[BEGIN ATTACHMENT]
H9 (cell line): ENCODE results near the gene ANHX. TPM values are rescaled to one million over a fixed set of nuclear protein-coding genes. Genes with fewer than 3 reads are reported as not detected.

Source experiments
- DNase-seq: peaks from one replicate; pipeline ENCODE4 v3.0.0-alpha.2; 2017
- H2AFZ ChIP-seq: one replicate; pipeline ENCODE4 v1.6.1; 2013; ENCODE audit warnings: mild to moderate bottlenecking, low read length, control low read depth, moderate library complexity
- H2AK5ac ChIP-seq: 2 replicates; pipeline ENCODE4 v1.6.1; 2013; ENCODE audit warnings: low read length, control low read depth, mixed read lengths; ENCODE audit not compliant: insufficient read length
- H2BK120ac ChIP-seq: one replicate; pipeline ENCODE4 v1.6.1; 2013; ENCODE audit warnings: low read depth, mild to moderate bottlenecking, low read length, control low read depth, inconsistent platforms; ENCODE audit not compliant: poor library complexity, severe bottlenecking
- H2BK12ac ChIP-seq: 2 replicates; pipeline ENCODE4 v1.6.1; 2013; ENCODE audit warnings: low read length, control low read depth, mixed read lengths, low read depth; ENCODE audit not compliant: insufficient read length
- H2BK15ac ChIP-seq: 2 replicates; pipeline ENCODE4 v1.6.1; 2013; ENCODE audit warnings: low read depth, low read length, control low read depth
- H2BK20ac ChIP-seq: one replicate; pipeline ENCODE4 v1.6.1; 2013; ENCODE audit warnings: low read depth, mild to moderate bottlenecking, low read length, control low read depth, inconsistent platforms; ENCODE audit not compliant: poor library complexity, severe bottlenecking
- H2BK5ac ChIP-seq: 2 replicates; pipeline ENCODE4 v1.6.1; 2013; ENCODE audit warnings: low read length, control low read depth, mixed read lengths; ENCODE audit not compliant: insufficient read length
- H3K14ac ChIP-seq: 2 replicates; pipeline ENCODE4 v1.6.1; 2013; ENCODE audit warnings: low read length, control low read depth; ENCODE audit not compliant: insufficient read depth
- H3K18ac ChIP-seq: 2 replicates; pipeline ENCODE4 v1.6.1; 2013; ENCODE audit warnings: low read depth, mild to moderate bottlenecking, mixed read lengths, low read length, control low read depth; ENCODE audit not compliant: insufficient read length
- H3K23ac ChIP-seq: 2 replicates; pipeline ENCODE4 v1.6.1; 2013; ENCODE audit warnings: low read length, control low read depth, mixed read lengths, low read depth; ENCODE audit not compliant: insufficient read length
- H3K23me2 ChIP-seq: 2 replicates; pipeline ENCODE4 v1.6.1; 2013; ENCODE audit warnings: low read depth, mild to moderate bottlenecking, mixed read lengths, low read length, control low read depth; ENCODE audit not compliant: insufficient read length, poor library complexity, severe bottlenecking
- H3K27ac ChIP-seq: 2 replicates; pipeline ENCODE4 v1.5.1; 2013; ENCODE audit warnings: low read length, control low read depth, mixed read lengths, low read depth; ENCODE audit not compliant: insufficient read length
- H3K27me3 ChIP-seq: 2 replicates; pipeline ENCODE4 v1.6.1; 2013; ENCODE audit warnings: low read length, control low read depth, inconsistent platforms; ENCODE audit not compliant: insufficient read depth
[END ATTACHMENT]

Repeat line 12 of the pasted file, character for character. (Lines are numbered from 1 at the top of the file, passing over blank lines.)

- H3K18ac ChIP-seq: 2 replicates; pipeline ENCODE4 v1.6.1; 2013; ENCODE audit warnings: low read depth, mild to moderate bottlenecking, mixed read lengths, low read length, control low read depth; ENCODE audit not compliant: insufficient read length